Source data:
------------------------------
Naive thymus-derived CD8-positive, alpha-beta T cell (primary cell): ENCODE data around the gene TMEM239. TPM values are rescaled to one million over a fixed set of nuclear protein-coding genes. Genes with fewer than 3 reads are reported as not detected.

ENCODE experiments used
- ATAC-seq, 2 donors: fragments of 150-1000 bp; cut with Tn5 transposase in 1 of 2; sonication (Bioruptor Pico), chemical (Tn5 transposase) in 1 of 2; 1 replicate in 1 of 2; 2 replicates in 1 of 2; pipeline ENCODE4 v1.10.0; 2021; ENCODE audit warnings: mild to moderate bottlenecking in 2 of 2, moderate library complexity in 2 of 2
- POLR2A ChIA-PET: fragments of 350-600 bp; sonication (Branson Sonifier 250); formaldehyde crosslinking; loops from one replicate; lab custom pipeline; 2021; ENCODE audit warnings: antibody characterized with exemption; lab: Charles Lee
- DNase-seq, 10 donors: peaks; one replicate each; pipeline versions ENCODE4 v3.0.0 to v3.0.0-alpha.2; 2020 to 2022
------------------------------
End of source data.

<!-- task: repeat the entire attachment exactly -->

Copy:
Naive thymus-derived CD8-positive, alpha-beta T cell (primary cell): ENCODE data around the gene TMEM239. TPM values are rescaled to one million over a fixed set of nuclear protein-coding genes. Genes with fewer than 3 reads are reported as not detected.

ENCODE experiments used
- ATAC-seq, 2 donors: fragments of 150-1000 bp; cut with Tn5 transposase in 1 of 2; sonication (Bioruptor Pico), chemical (Tn5 transposase) in 1 of 2; 1 replicate in 1 of 2; 2 replicates in 1 of 2; pipeline ENCODE4 v1.10.0; 2021; ENCODE audit warnings: mild to moderate bottlenecking in 2 of 2, moderate library complexity in 2 of 2
- POLR2A ChIA-PET: fragments of 350-600 bp; sonication (Branson Sonifier 250); formaldehyde crosslinking; loops from one replicate; lab custom pipeline; 2021; ENCODE audit warnings: antibody characterized with exemption; lab: Charles Lee
- DNase-seq, 10 donors: peaks; one replicate each; pipeline versions ENCODE4 v3.0.0 to v3.0.0-alpha.2; 2020 to 2022